But Henderson doesn't like that idea, writing, "this isn’t difficult to understand...it’s all about location."
I’m starting to feel like I’m watching a car wreck in slow motion. You see it start to spin and shout, “NOOOOOO” but it keeps spinning until ... SPLAT!He comes to same conclusion I came to in May 2009, when I first wrote how all of The Trop's critics were wrong to point to the facility and should focus on its location:
I had the same feeling in 1986 when the council approved building what now is Tropicana Field without a tenant. Plenty of people sounded the alarm then about building at the far western end of the marketplace. St. Petersburg officials ignored warnings to stop from the late George Steinbrenner (he was dismissed as a Tampa puppet) and then-Commissioner Peter Ueberroth.
I don’t think the Rays would sign a deal there anyway, and even if they did not enough people would come to make it worth the $700 million or so a new stadium will cost. Instead of focusing on the starting rotation or the playoff race, both sides of the bay would engage in their favorite pastime of finger-pointing.
The independent ABC Coalition has been studying proposed ballpark locations and while they haven't released their reports yet, I've got another poorly-kept secret for you - they're going to find playing in Tampa would be much more lucrative for the Rays.The ABC Coalition, sponsored by the City of St. Pete, ultimately decided Downtown St. Pete was too remote of a location to build a successful new stadium. It did, however, suggest Gateway/Mid-Pinellas may be just as good of a location as Downtown Tampa.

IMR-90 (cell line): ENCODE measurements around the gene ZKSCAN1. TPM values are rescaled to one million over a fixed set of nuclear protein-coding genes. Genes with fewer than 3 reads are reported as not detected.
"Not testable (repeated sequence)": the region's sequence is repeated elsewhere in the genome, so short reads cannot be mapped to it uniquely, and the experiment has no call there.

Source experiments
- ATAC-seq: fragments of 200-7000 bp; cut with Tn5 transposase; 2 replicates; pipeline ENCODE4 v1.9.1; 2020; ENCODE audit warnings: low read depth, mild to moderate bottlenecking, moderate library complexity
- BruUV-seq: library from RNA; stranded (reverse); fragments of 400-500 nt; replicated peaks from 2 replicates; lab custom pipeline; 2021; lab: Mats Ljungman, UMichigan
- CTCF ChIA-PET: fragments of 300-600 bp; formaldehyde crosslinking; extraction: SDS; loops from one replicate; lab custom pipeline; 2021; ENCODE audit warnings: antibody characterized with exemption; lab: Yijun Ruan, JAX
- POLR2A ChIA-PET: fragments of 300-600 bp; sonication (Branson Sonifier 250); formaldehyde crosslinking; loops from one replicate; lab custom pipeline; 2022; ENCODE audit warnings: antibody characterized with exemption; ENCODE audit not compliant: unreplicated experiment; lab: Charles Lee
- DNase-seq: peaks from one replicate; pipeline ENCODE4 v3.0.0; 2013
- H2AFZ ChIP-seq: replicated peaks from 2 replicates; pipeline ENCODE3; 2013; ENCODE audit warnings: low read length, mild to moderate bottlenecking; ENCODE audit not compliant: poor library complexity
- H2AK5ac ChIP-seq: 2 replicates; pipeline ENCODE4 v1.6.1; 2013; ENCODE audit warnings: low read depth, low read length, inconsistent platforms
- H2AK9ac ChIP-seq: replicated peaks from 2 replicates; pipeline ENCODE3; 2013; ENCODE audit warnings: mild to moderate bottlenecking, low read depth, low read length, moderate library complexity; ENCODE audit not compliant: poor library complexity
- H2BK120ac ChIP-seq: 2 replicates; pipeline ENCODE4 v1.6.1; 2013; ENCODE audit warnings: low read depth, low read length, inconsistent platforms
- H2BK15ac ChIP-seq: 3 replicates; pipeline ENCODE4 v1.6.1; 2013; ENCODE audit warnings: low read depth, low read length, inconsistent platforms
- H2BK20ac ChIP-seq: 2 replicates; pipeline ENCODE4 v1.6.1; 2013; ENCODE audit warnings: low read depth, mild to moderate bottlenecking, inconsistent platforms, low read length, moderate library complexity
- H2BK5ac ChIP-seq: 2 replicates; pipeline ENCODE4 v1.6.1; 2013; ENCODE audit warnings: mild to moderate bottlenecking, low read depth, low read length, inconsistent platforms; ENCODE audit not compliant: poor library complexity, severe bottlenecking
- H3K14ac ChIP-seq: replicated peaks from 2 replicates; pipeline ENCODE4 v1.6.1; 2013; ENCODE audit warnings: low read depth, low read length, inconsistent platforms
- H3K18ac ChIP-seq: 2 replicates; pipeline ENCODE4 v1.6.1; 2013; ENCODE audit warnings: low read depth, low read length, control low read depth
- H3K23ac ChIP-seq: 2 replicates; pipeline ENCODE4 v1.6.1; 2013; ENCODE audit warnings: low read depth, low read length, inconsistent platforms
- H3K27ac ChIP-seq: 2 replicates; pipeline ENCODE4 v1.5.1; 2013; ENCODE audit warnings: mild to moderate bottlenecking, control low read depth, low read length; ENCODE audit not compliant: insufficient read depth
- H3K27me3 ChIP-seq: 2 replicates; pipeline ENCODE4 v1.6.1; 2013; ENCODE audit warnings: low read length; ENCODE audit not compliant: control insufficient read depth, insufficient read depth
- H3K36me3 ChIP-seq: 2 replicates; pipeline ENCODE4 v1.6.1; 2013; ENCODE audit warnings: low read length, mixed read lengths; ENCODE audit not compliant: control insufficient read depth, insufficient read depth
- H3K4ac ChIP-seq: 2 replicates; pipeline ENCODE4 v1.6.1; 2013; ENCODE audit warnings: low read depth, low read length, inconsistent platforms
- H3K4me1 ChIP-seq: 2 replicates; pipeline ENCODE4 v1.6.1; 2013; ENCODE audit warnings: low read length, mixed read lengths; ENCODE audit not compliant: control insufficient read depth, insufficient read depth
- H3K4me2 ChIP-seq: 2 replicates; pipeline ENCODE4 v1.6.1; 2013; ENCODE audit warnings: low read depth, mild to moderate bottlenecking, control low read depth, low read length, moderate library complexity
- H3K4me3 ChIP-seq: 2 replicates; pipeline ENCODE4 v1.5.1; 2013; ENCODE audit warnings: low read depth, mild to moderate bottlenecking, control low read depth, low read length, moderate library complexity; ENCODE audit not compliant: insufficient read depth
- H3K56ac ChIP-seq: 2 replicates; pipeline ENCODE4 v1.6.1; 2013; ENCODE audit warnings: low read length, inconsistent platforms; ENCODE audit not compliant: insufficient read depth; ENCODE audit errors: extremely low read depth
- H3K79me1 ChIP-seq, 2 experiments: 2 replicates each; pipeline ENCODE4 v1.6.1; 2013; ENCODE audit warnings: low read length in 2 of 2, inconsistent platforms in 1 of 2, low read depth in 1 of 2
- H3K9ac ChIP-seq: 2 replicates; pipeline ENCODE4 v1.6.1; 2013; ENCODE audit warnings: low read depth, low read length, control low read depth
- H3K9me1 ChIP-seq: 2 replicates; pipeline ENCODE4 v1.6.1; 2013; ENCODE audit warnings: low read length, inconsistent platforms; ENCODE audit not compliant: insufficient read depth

And since the team can't get out of its current lease until 2027 without some cooperation from St. Pete and Pinellas County, the ABC Coalition is likely to suggest the team relocate to the Toytown/Gateway area, where residents of Hillsborough County could get to the park with much more ease.
In our initial story on May 8, we asked each of the six frontrunners for mayor of St. Pete what he or she thought the Rays needed. While all agreed keeping them downtown was in the city's best interest, only three acknowledged the team would want to move closer to the bay bridges.
Businessman Scott Wagman and former City Councilman Bill Foster both said they'd prefer a downtown location, but said they could live with a site further north.
Former Councilman Larry Williams - to his credit - said, "What's best for the Rays may not be what's best for the city," and pledged to try to keep them downtown.
Larry Williams, who lost his mayoral bid in 2009, was right about one thing: what's best for the Rays may not be what's best for the city (or any of the taxpayers who may ultimately help fund the team's next home).
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